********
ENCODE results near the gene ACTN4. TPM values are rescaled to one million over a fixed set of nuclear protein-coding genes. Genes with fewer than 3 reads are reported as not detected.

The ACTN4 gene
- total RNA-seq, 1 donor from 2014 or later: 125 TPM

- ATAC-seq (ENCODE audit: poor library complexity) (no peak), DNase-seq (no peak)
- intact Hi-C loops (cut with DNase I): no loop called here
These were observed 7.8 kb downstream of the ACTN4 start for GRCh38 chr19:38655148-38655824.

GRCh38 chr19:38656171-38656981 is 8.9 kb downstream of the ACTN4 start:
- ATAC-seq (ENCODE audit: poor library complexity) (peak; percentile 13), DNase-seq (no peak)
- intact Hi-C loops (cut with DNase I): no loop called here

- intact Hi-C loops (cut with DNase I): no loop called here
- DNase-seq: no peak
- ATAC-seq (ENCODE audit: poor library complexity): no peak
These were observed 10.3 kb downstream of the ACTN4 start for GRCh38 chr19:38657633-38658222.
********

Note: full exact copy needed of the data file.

ENCODE results near the gene ACTN4. TPM values are rescaled to one million over a fixed set of nuclear protein-coding genes. Genes with fewer than 3 reads are reported as not detected.

The ACTN4 gene
- total RNA-seq, 1 donor from 2014 or later: 125 TPM

- ATAC-seq (ENCODE audit: poor library complexity) (no peak), DNase-seq (no peak)
- intact Hi-C loops (cut with DNase I): no loop called here
These were observed 7.8 kb downstream of the ACTN4 start for GRCh38 chr19:38655148-38655824.

GRCh38 chr19:38656171-38656981 is 8.9 kb downstream of the ACTN4 start:
- ATAC-seq (ENCODE audit: poor library complexity) (peak; percentile 13), DNase-seq (no peak)
- intact Hi-C loops (cut with DNase I): no loop called here

- intact Hi-C loops (cut with DNase I): no loop called here
- DNase-seq: no peak
- ATAC-seq (ENCODE audit: poor library complexity): no peak
These were observed 10.3 kb downstream of the ACTN4 start for GRCh38 chr19:38657633-38658222.